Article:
Natalie Akoorie

Natalie Akoorie is a reporter at the NZ Herald based in Hamilton.

Brain Awareness Week: Brain focus of promising research

To mark Brain Awareness Week, Natalie Akoorie talks to two leading scientists at the University of Auckland about their research into treatment for newborn babies deprived of oxygen and Parkinson's disease.

Jenn Hooper's daughter Charley needs 24-hour care after being deprived of oxygen for an hour during her birth. Photo / Christine Cornege.
Jenn Hooper's daughter Charley needs 24-hour care after being deprived of oxygen for an hour during her birth. Photo / Christine Cornege.

Oxygen-deprived babies born with brain damage could make miraculous recoveries thanks to research that aims to help prevent the injury spreading.

The study by University of Auckland research fellow Dr Joanne Davidson could prevent babies dying or growing up severely disabled by stopping the spread of damaged brain cells caused by a lack of oxygen before or during birth.

Newborns are much more tolerant than adults of oxygen deprivation, suffering brain injury only after 15 to 20 minutes without oxygen before or during birth.

But once part of the brain is damaged the injury continues to spread to new areas of the brain over hours and days.

During this period Dr Davidson wants to treat the babies with a new technique.

Her research has found that hemichannels - which link the inside of a cell with fluid outside - spread injury by sending out "death" signals to otherwise healthy cells.

She used a peptide, or tiny protein, to temporarily block the channel and stop the brain damage spreading.

"It's very exciting because the problem with oxygen deprivation at birth is we've only got one other treatment and it's only partially effective."

At present full-term brain-damaged newborns are treated with therapeutic hypothermia to slow brain function and allow it to heal but Dr Davidson said this treatment, developed at the University of Auckland's Faculty of Medical and Health Sciences, did not work for all infants. It appeared her treatment could be used in conjunction with hypothermia to increase the baby's chance of a full recovery.

"We need other treatments that we can give either with hypothermia or instead of hypothermia to improve the outcomes for these babies."

Babies could suffer oxygen deprivation in the womb if there was a knot in the umbilical chord, or during a prolonged or complicated delivery.

"They have a lot of motor problems, a lot of cognitive problems and this will try and reduce that burden of injury. [The treatment] is to try to give them a normal chance at life."

Dr Davidson, who works in the fetal physiology and neuroscience group, said what dose to give, how and when to administer it and possible side-effects needed to be explored before the treatment could be clinically tested.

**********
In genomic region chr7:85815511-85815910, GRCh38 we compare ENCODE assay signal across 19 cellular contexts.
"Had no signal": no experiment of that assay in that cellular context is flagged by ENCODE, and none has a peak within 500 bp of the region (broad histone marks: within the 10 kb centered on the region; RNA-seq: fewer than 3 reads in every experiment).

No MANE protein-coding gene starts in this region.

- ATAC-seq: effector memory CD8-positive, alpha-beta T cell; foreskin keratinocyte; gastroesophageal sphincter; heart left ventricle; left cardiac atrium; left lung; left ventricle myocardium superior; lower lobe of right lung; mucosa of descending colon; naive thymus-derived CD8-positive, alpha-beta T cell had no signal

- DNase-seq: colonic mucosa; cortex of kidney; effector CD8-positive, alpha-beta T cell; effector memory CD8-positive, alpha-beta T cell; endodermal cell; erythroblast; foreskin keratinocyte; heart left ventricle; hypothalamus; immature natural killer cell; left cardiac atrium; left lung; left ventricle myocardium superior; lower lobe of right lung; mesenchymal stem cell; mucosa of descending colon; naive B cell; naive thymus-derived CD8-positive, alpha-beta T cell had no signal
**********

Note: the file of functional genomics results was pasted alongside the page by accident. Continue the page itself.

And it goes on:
Other research using the peptide was aimed at stopping the spread of brain injury in stroke patients. It was also being used in eye injuries.

"It's all about the way that those injuries slowly spread over time."

Mum wants research fast-tracked

Jenn Hooper's life revolves around 24-hour care for her severely disabled daughter Charley, who was deprived of oxygen for an hour during a botched birth eight years ago.

Charley was left with severe cerebral palsy and spastic tetraplegia and used to suffer 200 seizures a day. The Hamilton girl can't move, can't talk, has to be spoon-fed pureed food, wears nappies, can't control her temperature, can't breathe on her own at night requiring hourly checks, and has undergone dozens of surgeries in her short life. Next week she will have a rod inserted in her spine to stop a debilitating curvature, undergoing a 10-hour surgery and six month recovery.

Mrs Hooper, 43, invented a wrap to help Charley sit straighter, a harness for car travel, must buy special clothes for her daughter, and bought a house, car, furniture and special cot all to cater for Charley's disabilities. She called Charley's needs "relentless" and said research into a treatment to prevent such severe brain damage was vital, calling for it to be fast-tracked.

"Once you have a child with a brain injury of this description there's very little to treat them. If there's something that can prevent that damage from happening then fantastic."

Mrs Hooper, who founded Action to Improve Maternity, said future families to benefit from this research might never have to "watch your child suffer every day of their life".

Brain Awareness Week: Today until Saturday

*A global campaign to increase public awareness about the progress and benefits of brain research.
*One in five New Zealanders will suffer from brain disease in their lifetime and about 50,000 Kiwis are living with a brain disorder.
*They include Alzheimer's, Parkinson's, Huntington's, stroke, epilepsy, motor neuron disease, multiple sclerosis, muscular dystrophy, mental illness and deafness.
*The Centre for Brain Research, in partnership with the Neurological Foundation of New Zealand, will host a Brain Day on March 29. Visit the University of Auckland's Faculty of Medical and Health Science at auckland.ac.nz.

- NZ Herald

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